There’s a gulf of difference between bitmap and vector graphics. Bitmap art is made of pixels and has a scale attached: each pixel represents black or white, or some gray or color tone. The resolution of the file—how many pixels wide by how tall—defines the amount of information in it. Scale it up and you start to see the individual pixels.
A vector graphic, however, defines just the relationship of arcs and lines, which can be colored or filled with tints or patterns, and can be scaled to any size large or small. At whatever size they’re scaled, they render to the screen: the geometrical data gets converted to pixels for display. (Text included in vector files are almost always made of vectors themselves!)
It’s not uncommon that you have vector art that you want to use as an image on a website or in software that can’t import a given format. That vector art could be an EPS (Encapsulated PostScript) file, a format that dates back decades and is associated with Adobe Illustrator; or SVG (Scalable Vector Graphics), a newer spec developed for web display and broadly used. (Why render an SVG when you could just include it on a webpage? SVGs take processing power and have other limitations relative to bitmaps.)
Vector art also sweeps in PDF files, which may combine type, vector, and bitmap images. PDFs are always rendered when viewed as whatever zoom ratio you’re looking at.
I’ve been sent vector art to use as a company’s logo on a project, as well as receiving PDF files that contain a mix of material that I need to flatten into a bitmap for a particular size. Sometimes the material doesn’t exist in another format—it may be archival or created for a particular purpose—or you don’t have time to reach the party who has the files to get another format.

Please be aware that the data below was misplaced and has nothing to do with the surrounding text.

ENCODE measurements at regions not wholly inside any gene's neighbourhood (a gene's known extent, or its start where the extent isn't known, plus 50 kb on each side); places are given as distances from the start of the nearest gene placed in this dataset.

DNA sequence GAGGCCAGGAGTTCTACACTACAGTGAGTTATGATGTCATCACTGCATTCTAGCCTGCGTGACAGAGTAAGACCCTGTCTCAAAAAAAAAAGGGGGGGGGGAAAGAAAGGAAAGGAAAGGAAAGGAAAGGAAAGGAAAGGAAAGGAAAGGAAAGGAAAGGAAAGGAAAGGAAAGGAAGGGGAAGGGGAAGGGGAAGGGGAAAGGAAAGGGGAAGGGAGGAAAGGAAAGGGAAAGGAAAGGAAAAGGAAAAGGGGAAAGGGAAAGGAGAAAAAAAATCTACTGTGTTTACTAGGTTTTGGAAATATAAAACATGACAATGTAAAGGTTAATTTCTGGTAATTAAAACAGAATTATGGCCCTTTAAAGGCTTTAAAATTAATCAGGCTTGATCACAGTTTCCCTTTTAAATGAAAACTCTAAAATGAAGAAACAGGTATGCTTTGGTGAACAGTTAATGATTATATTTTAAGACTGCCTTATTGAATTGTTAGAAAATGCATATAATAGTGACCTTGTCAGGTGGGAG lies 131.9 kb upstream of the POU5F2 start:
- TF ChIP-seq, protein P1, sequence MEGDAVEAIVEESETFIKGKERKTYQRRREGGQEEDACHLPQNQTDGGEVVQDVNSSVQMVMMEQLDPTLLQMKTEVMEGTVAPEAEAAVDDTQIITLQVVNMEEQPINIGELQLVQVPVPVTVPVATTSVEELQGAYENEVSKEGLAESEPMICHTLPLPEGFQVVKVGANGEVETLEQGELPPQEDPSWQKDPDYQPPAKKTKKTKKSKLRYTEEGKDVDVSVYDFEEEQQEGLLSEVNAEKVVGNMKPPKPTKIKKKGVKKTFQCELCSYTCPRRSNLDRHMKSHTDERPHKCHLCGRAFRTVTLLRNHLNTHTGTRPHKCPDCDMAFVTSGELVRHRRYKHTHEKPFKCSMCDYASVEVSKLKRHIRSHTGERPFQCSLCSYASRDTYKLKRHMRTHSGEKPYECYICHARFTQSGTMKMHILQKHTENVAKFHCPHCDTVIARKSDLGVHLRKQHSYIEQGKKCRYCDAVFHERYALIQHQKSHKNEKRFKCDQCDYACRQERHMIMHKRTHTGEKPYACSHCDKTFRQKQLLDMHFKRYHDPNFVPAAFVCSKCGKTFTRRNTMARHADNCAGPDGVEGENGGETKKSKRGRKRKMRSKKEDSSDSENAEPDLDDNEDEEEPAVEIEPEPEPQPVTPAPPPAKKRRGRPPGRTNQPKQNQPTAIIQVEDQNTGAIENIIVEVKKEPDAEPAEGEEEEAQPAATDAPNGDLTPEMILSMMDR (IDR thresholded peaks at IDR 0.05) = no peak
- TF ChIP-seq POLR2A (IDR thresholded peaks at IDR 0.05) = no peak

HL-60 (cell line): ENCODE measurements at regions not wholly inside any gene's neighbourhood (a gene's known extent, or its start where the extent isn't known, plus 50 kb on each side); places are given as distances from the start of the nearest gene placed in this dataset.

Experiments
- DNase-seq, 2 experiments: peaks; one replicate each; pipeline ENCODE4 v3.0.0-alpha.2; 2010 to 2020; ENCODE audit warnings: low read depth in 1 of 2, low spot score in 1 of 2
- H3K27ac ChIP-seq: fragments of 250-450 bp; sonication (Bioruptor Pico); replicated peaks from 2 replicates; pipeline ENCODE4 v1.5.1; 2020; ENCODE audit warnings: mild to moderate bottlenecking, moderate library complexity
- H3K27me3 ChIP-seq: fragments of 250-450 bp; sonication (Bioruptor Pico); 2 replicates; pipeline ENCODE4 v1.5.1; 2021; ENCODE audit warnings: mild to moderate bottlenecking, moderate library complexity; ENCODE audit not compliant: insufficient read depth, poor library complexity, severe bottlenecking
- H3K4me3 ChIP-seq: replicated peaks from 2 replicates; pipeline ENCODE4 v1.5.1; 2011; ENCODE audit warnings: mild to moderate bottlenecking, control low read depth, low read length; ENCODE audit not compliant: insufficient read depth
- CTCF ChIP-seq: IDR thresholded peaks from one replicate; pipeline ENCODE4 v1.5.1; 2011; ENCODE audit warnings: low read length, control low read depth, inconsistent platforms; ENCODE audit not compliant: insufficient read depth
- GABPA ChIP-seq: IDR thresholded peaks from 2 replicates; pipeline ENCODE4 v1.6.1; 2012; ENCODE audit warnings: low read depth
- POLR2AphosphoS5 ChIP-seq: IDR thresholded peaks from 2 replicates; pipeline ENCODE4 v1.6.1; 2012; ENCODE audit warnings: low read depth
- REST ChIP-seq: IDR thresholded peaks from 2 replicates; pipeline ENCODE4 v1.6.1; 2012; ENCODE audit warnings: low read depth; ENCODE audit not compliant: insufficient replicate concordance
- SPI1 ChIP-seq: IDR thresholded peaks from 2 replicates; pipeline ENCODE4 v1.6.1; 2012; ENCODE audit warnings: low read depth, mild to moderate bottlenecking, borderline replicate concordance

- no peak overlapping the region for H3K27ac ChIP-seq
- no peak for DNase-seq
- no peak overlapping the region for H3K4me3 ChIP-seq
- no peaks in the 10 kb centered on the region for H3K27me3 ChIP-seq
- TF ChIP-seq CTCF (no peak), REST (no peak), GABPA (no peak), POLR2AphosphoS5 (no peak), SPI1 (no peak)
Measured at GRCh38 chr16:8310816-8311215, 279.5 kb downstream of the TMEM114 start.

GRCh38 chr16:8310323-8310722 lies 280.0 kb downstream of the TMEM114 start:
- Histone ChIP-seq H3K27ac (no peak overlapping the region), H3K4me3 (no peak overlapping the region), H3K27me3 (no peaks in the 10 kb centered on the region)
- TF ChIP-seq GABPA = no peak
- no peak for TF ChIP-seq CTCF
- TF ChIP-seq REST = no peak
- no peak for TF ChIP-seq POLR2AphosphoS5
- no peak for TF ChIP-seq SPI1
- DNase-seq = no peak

The Preview app
The Mac’s Preview app can help with all of this. While it’s often seen just as a PDF viewer, it can read vector formats, render them, and let you either export flat bitmaps—or you can take a shortcut I’ll explain.
You can simply drag an EPS or PDF file onto Preview or choose it from File > Open. SVG files have to first pass through Safari, which will render them, and then you choose File > Export as PDF to create a file that can be read in Preview.
With the file open in Preview, simply select File > Export, and then choose the type of output you want from the Format popup menu.
A few tips will help further:
For the common formats of PNG, JPEG, and TIFF, choose an output resolution by considering the final size at which you want to reproduce the resulting image. For Retina display on a web page, you want the file to be 144 pixels per inch at 100 percent of its intended size. To find the scale, choose Tools > Show Inspector, and then choose Edit > Show Markup Toolbar. Click the selection rectangle at upper-left, and wherever you drag, the Inspector will show the size at scale, as in inches. You can also use it to crop by choosing Tools > Crop with an active selection.
With JPEG, you can move a Quality slider from Least to Best to control how much detail and color fidelity are preserved. By testing different settings, you can slide towards Least and see how much smaller a JPEG export is while preserving the degree of accuracy and clarity you want.
Preview doesn’t let you pick individual pages when exporting a multi-page PDF file. For a PDF with many pages, you might want to copy individual pages to another PDF before exporting.
If the Export option is too fussy, there’s a quick shortcut: use macOS’s built-in screen selection screen capture. Press Command-Shift-4 and drag the selection rectangle around the portion of the image in Preview you want to use. The resulting image is saved to the Desktop.
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